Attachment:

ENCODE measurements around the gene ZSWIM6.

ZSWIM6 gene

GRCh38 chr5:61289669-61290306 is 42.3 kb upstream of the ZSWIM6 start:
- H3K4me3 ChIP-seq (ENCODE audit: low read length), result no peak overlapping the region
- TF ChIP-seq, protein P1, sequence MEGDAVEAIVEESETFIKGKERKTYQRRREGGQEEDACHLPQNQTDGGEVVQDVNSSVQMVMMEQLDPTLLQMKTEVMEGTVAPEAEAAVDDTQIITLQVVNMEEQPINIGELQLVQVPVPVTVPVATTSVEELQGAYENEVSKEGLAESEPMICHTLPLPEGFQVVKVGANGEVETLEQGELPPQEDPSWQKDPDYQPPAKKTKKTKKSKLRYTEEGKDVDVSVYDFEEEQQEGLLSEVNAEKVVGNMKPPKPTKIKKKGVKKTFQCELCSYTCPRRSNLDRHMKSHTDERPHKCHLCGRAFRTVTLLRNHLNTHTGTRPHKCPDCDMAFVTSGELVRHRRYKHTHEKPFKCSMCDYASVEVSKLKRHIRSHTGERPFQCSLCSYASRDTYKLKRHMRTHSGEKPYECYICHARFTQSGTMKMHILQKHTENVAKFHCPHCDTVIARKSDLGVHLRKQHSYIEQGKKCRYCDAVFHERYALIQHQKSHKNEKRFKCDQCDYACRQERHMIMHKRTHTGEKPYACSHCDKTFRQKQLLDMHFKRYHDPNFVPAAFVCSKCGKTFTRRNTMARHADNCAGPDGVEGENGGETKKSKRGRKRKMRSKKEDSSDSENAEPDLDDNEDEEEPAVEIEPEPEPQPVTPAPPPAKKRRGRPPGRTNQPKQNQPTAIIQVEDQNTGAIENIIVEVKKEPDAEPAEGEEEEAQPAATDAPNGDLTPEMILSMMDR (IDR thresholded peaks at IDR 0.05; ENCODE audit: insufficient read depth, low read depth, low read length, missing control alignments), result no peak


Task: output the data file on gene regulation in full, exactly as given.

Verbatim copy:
ENCODE measurements around the gene ZSWIM6.

ZSWIM6 gene

GRCh38 chr5:61289669-61290306 is 42.3 kb upstream of the ZSWIM6 start:
- H3K4me3 ChIP-seq (ENCODE audit: low read length), result no peak overlapping the region
- TF ChIP-seq, protein P1, sequence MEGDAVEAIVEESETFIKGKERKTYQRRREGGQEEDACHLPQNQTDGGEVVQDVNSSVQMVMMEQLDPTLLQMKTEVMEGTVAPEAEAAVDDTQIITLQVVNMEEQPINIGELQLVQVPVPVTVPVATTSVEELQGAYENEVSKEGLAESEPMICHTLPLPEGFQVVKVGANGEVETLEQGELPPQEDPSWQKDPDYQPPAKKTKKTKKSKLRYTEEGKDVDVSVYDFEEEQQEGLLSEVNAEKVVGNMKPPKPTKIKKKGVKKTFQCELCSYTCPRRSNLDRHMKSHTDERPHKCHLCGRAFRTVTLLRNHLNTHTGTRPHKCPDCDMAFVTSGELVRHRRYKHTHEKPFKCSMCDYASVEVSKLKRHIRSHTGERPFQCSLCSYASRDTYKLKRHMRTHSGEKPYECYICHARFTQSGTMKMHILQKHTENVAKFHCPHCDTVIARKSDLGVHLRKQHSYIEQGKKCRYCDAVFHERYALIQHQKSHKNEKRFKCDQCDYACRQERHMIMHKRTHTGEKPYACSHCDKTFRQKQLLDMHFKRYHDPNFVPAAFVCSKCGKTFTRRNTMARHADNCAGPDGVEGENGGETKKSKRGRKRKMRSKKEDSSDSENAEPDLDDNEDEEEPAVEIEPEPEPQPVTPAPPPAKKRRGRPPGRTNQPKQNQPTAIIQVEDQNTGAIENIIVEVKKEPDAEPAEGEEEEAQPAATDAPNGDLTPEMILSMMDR (IDR thresholded peaks at IDR 0.05; ENCODE audit: insufficient read depth, low read depth, low read length, missing control alignments), result no peak